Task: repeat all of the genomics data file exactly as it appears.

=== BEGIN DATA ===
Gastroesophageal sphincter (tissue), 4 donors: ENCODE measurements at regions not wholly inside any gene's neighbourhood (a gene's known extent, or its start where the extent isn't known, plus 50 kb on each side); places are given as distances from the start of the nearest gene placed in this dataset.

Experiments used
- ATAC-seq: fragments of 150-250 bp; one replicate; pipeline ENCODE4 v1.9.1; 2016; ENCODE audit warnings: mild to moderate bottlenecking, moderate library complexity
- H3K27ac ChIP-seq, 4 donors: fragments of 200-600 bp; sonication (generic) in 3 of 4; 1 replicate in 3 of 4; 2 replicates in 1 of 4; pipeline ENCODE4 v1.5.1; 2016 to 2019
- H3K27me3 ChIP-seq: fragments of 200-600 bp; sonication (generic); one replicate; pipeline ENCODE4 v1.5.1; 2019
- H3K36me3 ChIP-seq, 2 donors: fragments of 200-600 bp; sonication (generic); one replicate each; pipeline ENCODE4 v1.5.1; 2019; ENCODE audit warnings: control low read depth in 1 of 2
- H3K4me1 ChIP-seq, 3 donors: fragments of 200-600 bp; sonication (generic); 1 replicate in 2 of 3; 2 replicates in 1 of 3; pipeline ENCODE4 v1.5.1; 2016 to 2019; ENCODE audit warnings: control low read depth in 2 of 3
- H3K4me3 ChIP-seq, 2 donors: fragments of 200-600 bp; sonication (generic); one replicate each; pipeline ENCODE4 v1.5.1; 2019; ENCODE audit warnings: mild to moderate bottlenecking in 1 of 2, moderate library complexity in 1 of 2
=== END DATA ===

Gastroesophageal sphincter (tissue), 4 donors: ENCODE measurements at regions not wholly inside any gene's neighbourhood (a gene's known extent, or its start where the extent isn't known, plus 50 kb on each side); places are given as distances from the start of the nearest gene placed in this dataset.

Experiments used
- ATAC-seq: fragments of 150-250 bp; one replicate; pipeline ENCODE4 v1.9.1; 2016; ENCODE audit warnings: mild to moderate bottlenecking, moderate library complexity
- H3K27ac ChIP-seq, 4 donors: fragments of 200-600 bp; sonication (generic) in 3 of 4; 1 replicate in 3 of 4; 2 replicates in 1 of 4; pipeline ENCODE4 v1.5.1; 2016 to 2019
- H3K27me3 ChIP-seq: fragments of 200-600 bp; sonication (generic); one replicate; pipeline ENCODE4 v1.5.1; 2019
- H3K36me3 ChIP-seq, 2 donors: fragments of 200-600 bp; sonication (generic); one replicate each; pipeline ENCODE4 v1.5.1; 2019; ENCODE audit warnings: control low read depth in 1 of 2
- H3K4me1 ChIP-seq, 3 donors: fragments of 200-600 bp; sonication (generic); 1 replicate in 2 of 3; 2 replicates in 1 of 3; pipeline ENCODE4 v1.5.1; 2016 to 2019; ENCODE audit warnings: control low read depth in 2 of 3
- H3K4me3 ChIP-seq, 2 donors: fragments of 200-600 bp; sonication (generic); one replicate each; pipeline ENCODE4 v1.5.1; 2019; ENCODE audit warnings: mild to moderate bottlenecking in 1 of 2, moderate library complexity in 1 of 2